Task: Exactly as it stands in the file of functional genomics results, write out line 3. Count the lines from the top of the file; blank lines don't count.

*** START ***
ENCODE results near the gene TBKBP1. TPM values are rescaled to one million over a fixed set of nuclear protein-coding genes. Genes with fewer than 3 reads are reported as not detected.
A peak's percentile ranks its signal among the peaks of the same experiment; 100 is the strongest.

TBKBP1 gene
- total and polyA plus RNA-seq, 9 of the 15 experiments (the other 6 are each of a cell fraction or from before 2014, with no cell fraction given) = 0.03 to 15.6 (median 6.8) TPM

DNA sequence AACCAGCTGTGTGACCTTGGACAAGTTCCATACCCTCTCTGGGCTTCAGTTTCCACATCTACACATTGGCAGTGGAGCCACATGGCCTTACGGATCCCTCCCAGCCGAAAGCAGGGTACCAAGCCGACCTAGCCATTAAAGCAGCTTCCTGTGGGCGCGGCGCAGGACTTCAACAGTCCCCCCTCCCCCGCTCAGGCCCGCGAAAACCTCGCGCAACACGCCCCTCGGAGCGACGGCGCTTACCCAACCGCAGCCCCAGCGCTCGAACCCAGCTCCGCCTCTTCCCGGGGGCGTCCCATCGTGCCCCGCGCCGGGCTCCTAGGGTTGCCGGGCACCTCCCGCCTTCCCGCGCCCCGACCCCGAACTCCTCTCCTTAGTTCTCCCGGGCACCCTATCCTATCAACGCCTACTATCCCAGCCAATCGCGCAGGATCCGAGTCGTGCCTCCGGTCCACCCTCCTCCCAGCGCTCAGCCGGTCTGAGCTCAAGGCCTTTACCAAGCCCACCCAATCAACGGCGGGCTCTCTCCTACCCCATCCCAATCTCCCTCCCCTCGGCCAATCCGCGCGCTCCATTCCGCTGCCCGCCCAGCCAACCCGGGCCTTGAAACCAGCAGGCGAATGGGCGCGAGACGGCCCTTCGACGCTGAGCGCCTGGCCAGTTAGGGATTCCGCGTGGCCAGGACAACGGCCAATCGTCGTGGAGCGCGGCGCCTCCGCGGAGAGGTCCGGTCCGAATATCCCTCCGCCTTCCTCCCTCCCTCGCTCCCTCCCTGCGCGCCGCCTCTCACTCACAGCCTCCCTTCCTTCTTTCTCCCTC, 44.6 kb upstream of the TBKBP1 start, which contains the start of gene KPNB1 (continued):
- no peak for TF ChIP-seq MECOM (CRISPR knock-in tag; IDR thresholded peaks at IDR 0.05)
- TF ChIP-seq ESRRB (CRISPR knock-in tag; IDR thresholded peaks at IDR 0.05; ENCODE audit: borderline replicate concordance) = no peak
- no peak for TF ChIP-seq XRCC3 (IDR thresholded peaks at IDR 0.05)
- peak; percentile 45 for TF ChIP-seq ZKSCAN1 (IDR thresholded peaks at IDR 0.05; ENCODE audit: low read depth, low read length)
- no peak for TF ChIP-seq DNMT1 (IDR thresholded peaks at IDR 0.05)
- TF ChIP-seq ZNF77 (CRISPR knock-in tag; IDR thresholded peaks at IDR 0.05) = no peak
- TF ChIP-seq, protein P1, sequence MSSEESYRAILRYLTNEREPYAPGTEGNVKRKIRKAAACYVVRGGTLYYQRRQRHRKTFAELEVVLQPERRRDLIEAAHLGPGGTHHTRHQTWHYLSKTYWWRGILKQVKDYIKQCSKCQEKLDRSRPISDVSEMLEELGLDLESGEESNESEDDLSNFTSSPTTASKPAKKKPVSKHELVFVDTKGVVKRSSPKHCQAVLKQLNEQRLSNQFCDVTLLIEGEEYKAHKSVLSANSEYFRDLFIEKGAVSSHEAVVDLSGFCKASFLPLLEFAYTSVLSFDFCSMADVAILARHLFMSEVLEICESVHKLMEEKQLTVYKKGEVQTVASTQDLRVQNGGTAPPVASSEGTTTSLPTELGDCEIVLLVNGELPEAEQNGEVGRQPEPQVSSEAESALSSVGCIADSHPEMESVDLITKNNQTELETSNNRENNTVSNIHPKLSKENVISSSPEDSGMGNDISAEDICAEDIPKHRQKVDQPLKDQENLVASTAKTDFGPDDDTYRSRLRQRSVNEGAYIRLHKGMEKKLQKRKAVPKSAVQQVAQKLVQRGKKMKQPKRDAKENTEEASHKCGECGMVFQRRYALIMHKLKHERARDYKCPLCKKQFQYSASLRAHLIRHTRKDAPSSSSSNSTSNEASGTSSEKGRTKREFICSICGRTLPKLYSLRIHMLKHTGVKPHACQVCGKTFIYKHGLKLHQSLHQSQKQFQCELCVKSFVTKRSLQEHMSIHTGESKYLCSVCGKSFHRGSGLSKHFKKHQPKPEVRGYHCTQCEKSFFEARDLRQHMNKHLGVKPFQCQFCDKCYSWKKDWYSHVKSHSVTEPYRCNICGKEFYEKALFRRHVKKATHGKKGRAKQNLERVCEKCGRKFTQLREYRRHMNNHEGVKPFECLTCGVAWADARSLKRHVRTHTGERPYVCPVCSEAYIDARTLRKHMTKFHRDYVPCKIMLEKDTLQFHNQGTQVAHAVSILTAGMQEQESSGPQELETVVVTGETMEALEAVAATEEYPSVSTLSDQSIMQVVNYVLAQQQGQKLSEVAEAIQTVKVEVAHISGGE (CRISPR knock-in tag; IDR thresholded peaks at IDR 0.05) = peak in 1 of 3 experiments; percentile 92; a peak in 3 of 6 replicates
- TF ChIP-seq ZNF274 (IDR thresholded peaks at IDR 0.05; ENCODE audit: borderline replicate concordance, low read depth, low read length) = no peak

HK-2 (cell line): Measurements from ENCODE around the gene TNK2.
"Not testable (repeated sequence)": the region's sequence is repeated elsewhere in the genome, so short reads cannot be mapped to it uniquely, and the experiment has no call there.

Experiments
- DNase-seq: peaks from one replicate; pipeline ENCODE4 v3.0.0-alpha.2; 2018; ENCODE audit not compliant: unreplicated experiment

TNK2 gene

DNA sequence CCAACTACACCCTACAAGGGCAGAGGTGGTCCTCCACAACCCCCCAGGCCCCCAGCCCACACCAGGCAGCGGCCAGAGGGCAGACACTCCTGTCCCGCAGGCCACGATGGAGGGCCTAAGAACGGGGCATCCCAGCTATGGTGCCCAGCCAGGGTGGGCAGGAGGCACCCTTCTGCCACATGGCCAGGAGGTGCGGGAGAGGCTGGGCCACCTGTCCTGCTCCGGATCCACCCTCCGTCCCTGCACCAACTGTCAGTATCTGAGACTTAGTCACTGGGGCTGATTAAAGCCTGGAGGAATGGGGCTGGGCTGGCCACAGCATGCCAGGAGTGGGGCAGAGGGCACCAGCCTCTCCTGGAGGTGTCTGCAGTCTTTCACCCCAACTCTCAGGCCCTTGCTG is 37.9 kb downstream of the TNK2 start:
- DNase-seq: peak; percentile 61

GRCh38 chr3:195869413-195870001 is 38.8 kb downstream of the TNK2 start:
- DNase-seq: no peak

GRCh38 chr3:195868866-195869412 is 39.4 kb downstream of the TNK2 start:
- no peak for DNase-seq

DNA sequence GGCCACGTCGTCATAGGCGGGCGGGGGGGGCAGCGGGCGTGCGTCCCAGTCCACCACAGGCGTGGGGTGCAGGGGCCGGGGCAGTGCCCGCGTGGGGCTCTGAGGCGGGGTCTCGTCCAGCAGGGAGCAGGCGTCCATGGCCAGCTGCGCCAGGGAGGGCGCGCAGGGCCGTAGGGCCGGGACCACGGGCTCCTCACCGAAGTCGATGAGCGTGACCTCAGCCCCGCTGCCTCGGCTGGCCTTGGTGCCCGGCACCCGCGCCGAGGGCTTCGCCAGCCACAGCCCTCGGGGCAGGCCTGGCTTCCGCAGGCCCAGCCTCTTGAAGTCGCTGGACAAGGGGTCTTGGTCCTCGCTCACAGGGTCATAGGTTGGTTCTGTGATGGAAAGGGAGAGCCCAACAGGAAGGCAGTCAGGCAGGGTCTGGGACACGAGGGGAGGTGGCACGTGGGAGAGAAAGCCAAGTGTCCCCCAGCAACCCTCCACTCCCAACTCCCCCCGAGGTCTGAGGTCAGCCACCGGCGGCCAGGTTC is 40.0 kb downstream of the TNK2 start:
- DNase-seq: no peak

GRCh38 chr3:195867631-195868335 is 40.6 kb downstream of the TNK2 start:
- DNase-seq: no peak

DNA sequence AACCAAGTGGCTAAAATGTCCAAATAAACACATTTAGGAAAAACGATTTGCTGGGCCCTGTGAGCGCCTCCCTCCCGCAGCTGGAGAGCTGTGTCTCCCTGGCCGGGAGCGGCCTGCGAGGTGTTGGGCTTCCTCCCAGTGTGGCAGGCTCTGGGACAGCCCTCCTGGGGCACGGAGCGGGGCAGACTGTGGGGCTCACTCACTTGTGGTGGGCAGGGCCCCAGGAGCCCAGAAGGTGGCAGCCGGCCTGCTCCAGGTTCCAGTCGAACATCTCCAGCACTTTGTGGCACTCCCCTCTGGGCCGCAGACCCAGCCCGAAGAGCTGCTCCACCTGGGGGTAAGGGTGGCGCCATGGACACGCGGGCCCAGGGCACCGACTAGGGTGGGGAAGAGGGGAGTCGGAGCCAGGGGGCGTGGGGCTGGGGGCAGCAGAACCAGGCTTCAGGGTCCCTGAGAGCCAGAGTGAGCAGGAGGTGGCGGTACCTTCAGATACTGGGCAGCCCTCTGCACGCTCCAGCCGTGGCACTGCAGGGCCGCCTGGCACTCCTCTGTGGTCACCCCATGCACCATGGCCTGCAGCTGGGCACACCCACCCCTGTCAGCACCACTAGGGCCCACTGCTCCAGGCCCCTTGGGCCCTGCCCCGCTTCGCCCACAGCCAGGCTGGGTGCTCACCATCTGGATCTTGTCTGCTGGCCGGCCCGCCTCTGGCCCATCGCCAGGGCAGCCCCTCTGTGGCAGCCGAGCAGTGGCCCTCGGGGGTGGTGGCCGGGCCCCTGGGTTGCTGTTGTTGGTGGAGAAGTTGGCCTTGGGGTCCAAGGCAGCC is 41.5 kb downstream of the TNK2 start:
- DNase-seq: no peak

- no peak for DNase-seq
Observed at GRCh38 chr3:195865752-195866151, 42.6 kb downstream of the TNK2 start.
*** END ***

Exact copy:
TBKBP1 gene